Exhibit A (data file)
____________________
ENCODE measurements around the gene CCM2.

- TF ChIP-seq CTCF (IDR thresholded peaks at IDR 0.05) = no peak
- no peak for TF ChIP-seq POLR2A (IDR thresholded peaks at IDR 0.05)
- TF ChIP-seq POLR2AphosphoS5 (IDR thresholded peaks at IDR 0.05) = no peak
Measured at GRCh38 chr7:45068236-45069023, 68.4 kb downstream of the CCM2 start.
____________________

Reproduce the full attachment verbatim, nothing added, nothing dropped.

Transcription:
ENCODE measurements around the gene CCM2.

- TF ChIP-seq CTCF (IDR thresholded peaks at IDR 0.05) = no peak
- no peak for TF ChIP-seq POLR2A (IDR thresholded peaks at IDR 0.05)
- TF ChIP-seq POLR2AphosphoS5 (IDR thresholded peaks at IDR 0.05) = no peak
Measured at GRCh38 chr7:45068236-45069023, 68.4 kb downstream of the CCM2 start.